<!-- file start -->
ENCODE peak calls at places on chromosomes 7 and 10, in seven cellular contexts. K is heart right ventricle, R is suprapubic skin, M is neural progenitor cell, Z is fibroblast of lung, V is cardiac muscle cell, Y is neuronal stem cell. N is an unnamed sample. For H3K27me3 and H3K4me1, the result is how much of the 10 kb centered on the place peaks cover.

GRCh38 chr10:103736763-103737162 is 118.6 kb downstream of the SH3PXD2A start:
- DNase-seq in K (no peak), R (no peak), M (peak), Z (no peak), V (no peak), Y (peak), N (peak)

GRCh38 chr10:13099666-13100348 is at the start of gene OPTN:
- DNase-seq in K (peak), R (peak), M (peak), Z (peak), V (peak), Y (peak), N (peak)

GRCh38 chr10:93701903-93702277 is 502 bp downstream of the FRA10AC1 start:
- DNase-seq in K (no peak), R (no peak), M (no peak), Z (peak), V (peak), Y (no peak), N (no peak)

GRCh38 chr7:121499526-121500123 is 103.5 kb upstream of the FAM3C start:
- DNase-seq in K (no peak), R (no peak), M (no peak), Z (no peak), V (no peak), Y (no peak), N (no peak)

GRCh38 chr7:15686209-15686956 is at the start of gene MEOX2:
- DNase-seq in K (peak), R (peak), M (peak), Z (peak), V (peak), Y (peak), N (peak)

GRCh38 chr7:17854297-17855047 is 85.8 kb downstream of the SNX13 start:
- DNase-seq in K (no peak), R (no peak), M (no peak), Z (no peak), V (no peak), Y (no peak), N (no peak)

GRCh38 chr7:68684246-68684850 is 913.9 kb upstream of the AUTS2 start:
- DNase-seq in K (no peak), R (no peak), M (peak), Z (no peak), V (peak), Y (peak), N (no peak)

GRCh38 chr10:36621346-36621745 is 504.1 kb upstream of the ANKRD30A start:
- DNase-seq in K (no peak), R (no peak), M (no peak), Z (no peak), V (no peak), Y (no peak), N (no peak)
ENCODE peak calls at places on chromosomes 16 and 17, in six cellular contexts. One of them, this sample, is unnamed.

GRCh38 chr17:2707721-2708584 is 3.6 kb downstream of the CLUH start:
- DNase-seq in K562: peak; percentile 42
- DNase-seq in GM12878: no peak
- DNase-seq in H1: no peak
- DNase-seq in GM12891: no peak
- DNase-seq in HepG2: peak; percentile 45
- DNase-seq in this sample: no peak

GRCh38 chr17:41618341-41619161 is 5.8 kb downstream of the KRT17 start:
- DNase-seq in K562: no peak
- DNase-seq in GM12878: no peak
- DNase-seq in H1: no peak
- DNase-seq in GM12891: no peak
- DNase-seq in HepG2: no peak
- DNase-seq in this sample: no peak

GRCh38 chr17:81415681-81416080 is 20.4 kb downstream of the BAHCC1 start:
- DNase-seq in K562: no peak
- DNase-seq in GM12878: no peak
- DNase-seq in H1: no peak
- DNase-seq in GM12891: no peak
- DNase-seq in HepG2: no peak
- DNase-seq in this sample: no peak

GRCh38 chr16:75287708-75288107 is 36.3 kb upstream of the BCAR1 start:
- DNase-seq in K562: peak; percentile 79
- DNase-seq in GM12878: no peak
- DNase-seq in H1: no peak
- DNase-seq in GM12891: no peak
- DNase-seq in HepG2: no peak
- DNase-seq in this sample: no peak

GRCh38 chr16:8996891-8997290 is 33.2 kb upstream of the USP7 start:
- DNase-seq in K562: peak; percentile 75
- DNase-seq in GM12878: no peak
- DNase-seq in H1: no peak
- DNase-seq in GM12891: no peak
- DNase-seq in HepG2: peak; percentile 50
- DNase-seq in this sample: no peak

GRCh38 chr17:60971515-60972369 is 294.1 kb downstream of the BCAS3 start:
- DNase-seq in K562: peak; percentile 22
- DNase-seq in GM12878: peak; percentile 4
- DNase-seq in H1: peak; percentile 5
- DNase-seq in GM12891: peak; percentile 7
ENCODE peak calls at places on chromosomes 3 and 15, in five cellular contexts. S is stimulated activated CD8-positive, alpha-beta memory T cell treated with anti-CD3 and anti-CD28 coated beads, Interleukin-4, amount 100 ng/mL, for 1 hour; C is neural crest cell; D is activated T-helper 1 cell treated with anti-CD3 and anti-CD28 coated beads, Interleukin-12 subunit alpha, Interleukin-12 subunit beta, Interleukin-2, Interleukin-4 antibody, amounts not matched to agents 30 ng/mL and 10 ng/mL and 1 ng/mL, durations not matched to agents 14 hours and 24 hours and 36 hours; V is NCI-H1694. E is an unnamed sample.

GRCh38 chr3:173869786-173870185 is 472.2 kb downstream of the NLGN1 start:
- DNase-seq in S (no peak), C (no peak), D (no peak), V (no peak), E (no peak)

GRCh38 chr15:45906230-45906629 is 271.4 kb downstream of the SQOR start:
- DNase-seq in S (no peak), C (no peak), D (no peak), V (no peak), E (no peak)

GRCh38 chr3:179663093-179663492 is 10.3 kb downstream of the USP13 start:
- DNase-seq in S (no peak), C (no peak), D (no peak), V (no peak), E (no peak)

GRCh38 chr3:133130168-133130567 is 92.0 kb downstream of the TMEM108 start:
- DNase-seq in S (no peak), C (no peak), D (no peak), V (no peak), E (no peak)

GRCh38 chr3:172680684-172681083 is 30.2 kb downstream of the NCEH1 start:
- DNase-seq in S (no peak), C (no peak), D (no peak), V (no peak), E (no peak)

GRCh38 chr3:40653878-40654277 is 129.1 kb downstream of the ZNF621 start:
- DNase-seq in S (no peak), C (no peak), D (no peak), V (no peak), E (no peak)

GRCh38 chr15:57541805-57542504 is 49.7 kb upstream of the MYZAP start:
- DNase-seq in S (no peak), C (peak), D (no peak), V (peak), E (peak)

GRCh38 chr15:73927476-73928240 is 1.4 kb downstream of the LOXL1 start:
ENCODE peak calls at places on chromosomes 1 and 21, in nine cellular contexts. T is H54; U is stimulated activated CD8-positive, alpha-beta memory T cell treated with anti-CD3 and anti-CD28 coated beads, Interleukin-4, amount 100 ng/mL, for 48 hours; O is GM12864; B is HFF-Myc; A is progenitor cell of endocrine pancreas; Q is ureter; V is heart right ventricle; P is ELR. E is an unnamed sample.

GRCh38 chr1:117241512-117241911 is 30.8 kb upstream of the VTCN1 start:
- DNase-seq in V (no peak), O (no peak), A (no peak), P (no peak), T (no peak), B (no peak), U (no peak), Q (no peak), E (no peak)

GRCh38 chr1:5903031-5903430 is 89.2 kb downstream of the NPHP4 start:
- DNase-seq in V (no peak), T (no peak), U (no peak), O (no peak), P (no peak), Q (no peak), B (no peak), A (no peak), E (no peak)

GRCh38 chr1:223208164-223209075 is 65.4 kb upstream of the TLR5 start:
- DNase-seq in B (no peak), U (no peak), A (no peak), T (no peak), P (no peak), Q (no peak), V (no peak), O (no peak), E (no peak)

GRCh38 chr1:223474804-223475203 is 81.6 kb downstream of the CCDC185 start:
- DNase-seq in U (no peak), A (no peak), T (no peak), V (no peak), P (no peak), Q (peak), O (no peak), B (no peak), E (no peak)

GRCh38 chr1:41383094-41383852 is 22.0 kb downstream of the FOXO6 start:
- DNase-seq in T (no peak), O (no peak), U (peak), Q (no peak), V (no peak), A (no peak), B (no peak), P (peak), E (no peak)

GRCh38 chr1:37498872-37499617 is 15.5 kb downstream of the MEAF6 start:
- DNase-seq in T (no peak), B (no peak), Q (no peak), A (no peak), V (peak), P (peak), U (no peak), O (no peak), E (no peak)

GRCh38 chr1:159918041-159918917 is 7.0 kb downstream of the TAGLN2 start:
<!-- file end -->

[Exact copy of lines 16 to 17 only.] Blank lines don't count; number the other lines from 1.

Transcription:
GRCh38 chr10:36621346-36621745 is 504.1 kb upstream of the ANKRD30A start:
- DNase-seq in K (no peak), R (no peak), M (no peak), Z (no peak), V (no peak), Y (no peak), N (no peak)